Religious fanaticism is perverse, a sinister mutation from, already unhealthy, religious fundamentalism.
Right now the cutthroat Islamic State is foremost in the news. A few centuries ago, Christian fanaticism in the Crusades would have made the headlines and evening news. They were equally brutal, barbaric, and certainly not very Jesus-like as they raped and killed Muslims and Jews to rescue the Holy Land from the “infidels.”
In the “Peoples Crusade” an army of around 10,000 men, women and children set off in the early summer of 1096 for the Rhine valley. The fired-up crusaders massacred thousands of Jews in the German cities of Speyer, Worms, Mainz, and Cologne, all in God’s holy cause. When the crusaders captured Jerusalem in 1099, they killed Muslims, Jews, and even native Christians who threatened their control of the Holy Places. Another rage of Christian fanaticism came a few centuries later with the Spanish Inquisition.
After Osama bin Laden’s fatwa in 1998, the world started looking at Muslim fundamentalism and radical “jihad.” Bin Laden’s fundamentalist concept, however, was far different from the actual meaning of the term. (Fundamentalists in all religions adapt — and even fabricate — parts of their traditions to fit their immediate goals and ideologies.) Within an authentic understanding of Islam, “jihad” means struggling for a certain and generally positive spiritual objective. In the Qur’an “jihad” does not endorse acts of military aggression.
I often remind people, in my lectures about fundamentalism (and I have another big one in November), that Muslims once led the world in science, mathematics, literature, and philosophy. Most of my listeners, however, remain incredulous, because the media have done a good job of programming people to see Islam as sinister and destructive; and of course because Muslim fundamentalists and fanatics have excelled in terrorism and violence, tarnishing the image of Islam, and making Muslims, in general, despicable in the eyes of other communities.
Yes… I think one can really say that the biggest threat to peace and security facing the world today is the rise of religious fanaticism and extremism among some people who claim to be Muslims. To be sure, fanaticism is not confined to Muslims alone, but is found to exist in other religious groups, too. But what we are currently finding among Muslims looks much worse in magnitude.
So what should we do? What can we do? We can bomb and kill the fanatics. History, however, is quite clear that killing fanatics guarantees a new group of fanatics and turns the fanatic-killers into fanatics as well; and every bomb on a fanatic fundamentalist stronghold is a boomerang.
On August 27th, fifty-three Catholic and Protestant leaders sent a letter to President Barack Obama, to halt American airstrikes and pursue peaceful means to resolve the conflict. (See: http://ncronline.org/news/peace-justice/religious-leaders-encourage-obama-move-beyond-war-iraq-syria ) They suggest an eight-point program:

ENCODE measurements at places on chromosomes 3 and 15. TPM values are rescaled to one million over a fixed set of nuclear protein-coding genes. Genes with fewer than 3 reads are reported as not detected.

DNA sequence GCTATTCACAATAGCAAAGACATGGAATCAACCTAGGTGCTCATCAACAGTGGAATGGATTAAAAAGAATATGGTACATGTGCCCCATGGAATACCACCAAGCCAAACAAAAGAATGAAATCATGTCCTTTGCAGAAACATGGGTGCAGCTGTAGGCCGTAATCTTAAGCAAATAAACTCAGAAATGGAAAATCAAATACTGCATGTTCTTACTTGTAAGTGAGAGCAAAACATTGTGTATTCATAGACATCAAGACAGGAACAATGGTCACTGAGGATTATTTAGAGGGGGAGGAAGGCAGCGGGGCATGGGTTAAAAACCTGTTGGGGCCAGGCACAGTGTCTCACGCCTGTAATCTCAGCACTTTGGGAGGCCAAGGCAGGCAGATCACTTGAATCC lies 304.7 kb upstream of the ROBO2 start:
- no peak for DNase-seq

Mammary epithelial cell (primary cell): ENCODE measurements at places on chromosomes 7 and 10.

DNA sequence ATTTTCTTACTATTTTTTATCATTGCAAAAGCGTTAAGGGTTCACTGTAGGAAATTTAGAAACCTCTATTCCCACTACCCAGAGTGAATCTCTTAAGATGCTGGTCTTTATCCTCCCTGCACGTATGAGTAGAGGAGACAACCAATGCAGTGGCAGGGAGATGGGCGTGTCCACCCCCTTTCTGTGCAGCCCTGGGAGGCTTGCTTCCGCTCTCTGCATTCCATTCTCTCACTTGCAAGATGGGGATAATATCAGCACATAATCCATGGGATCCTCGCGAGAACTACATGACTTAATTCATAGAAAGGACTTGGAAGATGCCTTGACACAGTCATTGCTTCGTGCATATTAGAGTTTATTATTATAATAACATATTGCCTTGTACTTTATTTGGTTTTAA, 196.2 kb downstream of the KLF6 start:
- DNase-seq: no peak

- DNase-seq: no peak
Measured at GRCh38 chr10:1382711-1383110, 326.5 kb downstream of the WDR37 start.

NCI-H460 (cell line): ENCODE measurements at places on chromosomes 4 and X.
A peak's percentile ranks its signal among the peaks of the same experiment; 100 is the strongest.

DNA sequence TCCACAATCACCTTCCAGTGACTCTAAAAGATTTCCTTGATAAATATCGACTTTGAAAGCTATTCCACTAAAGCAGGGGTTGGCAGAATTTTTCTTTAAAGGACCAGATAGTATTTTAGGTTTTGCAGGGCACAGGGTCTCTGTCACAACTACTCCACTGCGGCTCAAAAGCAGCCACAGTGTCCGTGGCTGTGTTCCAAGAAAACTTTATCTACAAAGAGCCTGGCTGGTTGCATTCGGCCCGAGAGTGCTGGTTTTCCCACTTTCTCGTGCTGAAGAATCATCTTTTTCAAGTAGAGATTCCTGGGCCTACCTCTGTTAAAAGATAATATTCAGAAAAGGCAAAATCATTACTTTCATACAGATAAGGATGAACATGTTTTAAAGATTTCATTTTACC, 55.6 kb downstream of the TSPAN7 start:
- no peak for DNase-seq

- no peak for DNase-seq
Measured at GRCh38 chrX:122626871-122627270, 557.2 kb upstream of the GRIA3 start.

(1) Stop U.S. bombing in Iraq to prevent bloodshed, instability and the accumulation of grievances that contribute to the global justification for the Islamic State’s existence among its supporters.
(2) Provide robust humanitarian assistance to those who are fleeing the violence. Provide food and much needed supplies in coordination with the United Nations.
(3) Engage with the UN, all Iraqi political and religious leaders, and others in the international community on diplomatic efforts for a lasting political solution for Iraq; and work for a political settlement to the crisis in Syria.
(4) Support community-based nonviolent resistance strategies to transform the conflict and meet the deeper need and grievances of all parties.
(5) Strengthen financial sanctions against armed actors in the region by working through the UN Security Council. For example, disrupting the Islamic State’s $3 million/day oil revenue from the underground market would go a long way toward blunting violence.
(6) Bring in and significantly invest in professionally trained unarmed civilian protection organizations to assist and offer some buffer for displaced persons and refugees, both for this conflict in collaboration with Iraqi’s and for future conflicts.
(7) Call for and uphold an arms embargo on all parties to the conflict. U.S. arms and military assistance to the government forces and ethnic militias in Iraq, in addition to arming Syrian rebel groups, have only fueled the carnage, in part due to weapons intended for one group being taken and used by others.
(8) Support Iraqi civil society efforts to build peace, reconciliation, and accountability at the community level.
I would add that we all – Christians and Muslims and Jews — need to engage in local and broad-based educational programs that: (a) inform about authentic religious beliefs and traditions in all three Abrahamic religions; and (b) inform parishes, Mosque, and synagogue communities about the nature of religious fundamentalism and how to defuse it by practicing healthy religion.
Inter-religious dialogue is not just a polite and appropriate exercise. It is essential for our global life and security.